Comal River

Caution Road Work Ahead!


Prince Solms Park (Entrance)
Hinman Island Park (Entrance)
Garden Street Bridge Tubers Exit
Last Tuber’s Exit

River Rules Opens in new window

  1. General
  2. Floating
  3. Parking
  4. Fees
  5. Rules & Safety
  6. Map

100 Liebscher
New Braunfels, TX 78130
(830) 221-4350


The Comal River is a beautiful spring-fed natural flowing body of water that has been the pinnacle attraction for New Braunfels for generations. The headwaters spring up from the Edwards Aquifer, and flows 2.5 miles through Landa Park, passing Downtown New Braunfels, bordering Schlitterbahn Waterpark and eventually merging with the Guadalupe River, running entirely within the city limits of New Braunfels. Tubing on the Comal River begins just down river from the Wurstfest Grounds and continues until the Last Tuber's Exit. 

The Comal River is one of the shortest navigable waterways in the United States. The water temperature is a steady 70-72 degrees year-round, which makes it refreshing in the Texas summer heat and warm enough for a morning swim in the winter months. The river is also one of only two rivers to host the fountain darter, a fish now in danger of extinction.  

Comal River Hours of Operation

The Comal River is open for recreation, it is only closed during times of high water or for public safety. River Access Parks are open daily from 6 a.m. to midnight. 

Lifeguards are on duty only at the City Tube Chute (main chute downstream of Hinman Island Park) weekends in May and daily from June - mid August. Lifeguards are not present after Labor Day (first Monday in September).

  1. Stewardship
  2. FAQs
  3. Current Conditions
  4. Resident Information
  5. Contact


New Braunfels Parks & Recreation and the City of New Braunfels are committed to sustainability and river stewardship. Vegetation and wildlife are integral to parks along the Comal Springs.  With approximately a quarter million river users each summer, everyone has a role in maintaining the Comal Springs and River as a special place for the next generation.

  • The Comal and Guadalupe Rivers are two natural waterways that flow through New Braunfels, TX. 
  • At approx. 2.5 miles long, the Comal River is the shortest navigable river in Texas. The Comal River begins at the Comal Springs that issue from the Edwards Aquifer.
  • The Comal River system is home to several federally-listed endangered species. The Edwards Aquifer Habitat Conservation Plan (EAHCP) is a regional effort to protect endangered species habitat and includes measures to protect springflow and restore habitat. More information on the EAHCP can be found at
  • The City and local project partners are currently taking action to preserve and protect the quality of the Dry Comal Creek and Comal River through the implementation of a Watershed Protection Plan (WPP). More information on the Dry Comal Creek and Comal River WPP can be found at

Floating went green in 2018!ComalRules_ Opens in new window

The City of New Braunfels passed an ordinance prohibiting the use of disposable containers on the rivers inside of the city limits. It is the goal of the city to preserve the Comal Springs for the future enjoyment of all. With an annual litter collection of over 30,000 lbs from the rivers, the city knew measures had to be taken to reduce the amount of single use containers polluting the waters each year. Since the implementation of the ban on disposable containers, litter collection has been reduced by 41%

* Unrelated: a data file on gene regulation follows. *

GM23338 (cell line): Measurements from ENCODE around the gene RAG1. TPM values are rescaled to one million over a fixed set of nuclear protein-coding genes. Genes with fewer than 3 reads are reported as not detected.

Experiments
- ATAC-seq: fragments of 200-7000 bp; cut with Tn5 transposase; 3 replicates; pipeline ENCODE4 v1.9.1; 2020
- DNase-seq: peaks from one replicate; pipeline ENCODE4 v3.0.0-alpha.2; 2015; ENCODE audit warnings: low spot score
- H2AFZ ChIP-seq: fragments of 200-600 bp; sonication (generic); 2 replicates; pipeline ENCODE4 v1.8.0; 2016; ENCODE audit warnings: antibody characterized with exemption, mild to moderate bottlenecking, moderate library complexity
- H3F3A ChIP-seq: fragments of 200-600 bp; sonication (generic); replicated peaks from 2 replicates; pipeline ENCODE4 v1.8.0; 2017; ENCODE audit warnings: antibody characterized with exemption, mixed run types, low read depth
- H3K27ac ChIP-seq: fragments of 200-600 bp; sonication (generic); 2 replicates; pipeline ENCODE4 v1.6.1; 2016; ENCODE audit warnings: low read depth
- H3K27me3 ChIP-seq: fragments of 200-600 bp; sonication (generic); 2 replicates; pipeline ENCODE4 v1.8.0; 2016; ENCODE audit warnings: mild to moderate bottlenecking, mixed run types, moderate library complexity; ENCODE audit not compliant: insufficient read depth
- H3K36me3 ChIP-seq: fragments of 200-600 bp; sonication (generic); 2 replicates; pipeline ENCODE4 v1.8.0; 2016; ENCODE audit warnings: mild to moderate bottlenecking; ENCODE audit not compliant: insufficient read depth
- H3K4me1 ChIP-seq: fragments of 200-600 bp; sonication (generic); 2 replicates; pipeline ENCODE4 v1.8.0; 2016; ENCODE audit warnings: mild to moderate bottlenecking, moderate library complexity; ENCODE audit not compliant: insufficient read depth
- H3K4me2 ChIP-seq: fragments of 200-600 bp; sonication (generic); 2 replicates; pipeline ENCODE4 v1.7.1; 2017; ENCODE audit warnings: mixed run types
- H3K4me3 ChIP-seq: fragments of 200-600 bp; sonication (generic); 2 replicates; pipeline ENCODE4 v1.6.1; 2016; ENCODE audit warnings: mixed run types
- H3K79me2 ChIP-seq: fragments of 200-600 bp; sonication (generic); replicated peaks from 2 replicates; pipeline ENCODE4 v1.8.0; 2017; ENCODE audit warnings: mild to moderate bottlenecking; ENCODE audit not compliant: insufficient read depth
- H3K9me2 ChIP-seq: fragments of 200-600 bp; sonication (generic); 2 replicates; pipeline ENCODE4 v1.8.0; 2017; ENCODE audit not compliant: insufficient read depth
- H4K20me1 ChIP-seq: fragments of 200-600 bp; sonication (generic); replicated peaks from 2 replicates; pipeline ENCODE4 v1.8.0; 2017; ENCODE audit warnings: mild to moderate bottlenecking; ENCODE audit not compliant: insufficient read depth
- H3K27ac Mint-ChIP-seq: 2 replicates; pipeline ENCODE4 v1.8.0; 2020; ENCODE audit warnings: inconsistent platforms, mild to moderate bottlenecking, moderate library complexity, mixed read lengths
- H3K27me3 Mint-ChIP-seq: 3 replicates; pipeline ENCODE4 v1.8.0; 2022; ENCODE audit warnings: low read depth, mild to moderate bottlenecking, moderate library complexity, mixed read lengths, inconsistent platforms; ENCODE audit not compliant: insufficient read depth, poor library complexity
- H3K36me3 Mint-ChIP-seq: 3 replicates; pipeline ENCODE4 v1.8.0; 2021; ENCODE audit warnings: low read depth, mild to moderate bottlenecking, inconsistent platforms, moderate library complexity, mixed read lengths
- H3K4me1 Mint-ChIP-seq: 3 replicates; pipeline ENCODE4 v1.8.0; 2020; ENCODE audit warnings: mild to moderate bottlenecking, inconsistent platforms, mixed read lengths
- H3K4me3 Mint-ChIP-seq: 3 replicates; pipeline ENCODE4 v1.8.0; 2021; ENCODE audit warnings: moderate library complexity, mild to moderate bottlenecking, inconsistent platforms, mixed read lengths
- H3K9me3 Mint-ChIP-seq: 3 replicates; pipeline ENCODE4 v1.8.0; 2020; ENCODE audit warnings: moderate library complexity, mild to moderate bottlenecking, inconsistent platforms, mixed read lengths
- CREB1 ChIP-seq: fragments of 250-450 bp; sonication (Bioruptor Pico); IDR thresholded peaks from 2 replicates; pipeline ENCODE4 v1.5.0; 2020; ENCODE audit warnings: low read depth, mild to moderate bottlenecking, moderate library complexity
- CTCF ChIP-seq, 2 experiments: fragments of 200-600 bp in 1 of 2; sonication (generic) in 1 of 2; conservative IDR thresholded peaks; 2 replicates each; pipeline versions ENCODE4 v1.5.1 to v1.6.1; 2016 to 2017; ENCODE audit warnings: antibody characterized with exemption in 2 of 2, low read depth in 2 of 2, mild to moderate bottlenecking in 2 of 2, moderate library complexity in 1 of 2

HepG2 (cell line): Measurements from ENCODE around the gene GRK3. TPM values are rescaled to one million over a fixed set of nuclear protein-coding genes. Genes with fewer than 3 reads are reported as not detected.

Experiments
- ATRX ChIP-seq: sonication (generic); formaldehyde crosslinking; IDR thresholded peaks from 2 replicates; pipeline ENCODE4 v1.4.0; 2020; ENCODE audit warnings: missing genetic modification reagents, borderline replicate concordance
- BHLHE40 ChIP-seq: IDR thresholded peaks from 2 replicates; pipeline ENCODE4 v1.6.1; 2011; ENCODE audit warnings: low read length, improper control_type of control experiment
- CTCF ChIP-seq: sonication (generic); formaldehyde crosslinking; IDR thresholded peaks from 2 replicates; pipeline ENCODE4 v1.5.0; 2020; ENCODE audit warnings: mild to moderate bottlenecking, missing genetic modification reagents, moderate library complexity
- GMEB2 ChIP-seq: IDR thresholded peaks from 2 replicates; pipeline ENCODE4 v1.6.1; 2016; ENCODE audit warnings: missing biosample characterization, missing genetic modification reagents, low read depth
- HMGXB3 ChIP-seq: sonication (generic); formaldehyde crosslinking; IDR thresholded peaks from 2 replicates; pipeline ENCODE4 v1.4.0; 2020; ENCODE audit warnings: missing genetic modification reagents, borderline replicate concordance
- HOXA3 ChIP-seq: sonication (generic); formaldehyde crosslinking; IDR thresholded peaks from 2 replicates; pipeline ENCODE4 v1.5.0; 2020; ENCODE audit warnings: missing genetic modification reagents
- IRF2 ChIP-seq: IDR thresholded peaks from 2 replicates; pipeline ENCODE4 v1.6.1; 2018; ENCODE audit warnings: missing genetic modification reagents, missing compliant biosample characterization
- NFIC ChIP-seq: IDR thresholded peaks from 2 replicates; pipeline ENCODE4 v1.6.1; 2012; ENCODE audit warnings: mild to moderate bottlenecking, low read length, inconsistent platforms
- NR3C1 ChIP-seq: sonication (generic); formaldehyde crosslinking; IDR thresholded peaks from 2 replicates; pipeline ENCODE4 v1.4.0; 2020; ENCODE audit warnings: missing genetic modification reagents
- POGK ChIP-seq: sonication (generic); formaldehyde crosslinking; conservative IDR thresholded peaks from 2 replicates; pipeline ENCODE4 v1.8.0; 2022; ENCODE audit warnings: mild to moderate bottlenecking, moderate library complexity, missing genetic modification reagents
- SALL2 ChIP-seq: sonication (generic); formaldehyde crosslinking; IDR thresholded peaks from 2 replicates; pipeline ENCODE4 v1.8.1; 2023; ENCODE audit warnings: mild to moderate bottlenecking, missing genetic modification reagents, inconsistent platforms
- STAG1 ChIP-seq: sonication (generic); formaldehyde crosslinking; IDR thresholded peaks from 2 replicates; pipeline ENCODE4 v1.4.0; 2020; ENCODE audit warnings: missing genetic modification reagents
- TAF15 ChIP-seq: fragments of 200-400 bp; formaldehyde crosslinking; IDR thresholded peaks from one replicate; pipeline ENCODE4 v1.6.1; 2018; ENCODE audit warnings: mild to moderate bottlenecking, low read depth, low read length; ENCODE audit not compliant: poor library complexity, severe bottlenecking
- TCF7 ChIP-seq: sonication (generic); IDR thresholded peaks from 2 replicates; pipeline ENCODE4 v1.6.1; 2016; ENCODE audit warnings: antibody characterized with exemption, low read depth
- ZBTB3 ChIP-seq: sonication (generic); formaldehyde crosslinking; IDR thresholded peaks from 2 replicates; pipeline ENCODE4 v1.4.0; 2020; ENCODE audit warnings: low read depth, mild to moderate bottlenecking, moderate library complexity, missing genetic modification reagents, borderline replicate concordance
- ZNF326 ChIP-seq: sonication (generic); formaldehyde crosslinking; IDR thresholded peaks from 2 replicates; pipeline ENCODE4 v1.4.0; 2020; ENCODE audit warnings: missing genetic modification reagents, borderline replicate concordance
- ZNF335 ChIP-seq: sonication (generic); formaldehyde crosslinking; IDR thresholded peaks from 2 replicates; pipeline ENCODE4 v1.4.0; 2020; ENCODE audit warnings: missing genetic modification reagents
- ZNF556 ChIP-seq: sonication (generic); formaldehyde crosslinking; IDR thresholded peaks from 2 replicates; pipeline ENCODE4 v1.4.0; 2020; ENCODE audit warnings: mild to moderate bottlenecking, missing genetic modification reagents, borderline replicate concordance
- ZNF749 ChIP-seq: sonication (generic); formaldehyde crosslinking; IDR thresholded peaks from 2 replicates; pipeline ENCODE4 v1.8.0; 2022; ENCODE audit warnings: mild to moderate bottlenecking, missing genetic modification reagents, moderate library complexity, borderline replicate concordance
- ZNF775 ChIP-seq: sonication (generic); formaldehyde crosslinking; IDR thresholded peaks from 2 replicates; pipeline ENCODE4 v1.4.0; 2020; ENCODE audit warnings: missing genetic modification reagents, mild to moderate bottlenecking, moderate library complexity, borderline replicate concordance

River Activity Fee ($2 to TUBE)

In 2016, the New Braunfels City Council approved a recommendation from the River Advisory Committee to implement a revised River Management Fee for visitors to the New Braunfels rivers during the summer season. At the same time, a Resident River Pass was approved that allows New Braunfels residents to tube without paying the River Management Fee. The $2 fee per tuber was designed to off-set the cost to the City from river trash pick-up, maintenance and public safety measures by police officers and park rangers.

Dos Rios Watershed Clean-ups dos rios challenge logo

Each summer more than 2,500 lbs. of trash is collected by volunteers at one clean-up event. 

For 2020, the Dos Rios Watershed Clean-up ran throughout the month of October. Participants chose their own cleanup locations and helped to collect as much litter as possible within our local watersheds. “We believe the 2020 Dos Rios Watershed Cleanup event was a huge success in helping to minimize the amount of litter that is found within our local watersheds and waterways. There was an extraordinary level of participation in the event from individuals, families and civic organizations, all who helped to preserve and protect our local rivers and creeks.” said New Braunfels Watershed Coordinator Phillip Quast. 

Help keep the Comal River clean and free from debris. Secure your belongings when tubing, do not bring disposable containers onto the river and make sure trash goes in bins while enjoying the parks. Please do your part to reduce what is left behind. 

Learn more

More ways to help

  • Protect native and protected species by staying out of the Comal Springs in Landa Park.
  • Protect native plant and wildlife! Get in and out of the river only at designated river access parks.
  • Help keep our river clean. Secure your gear to avoid losing personal items and do not bring disposable containers in the river.
  • Do not feed the wildlife.

Daily Springflow & Aquifer Conditions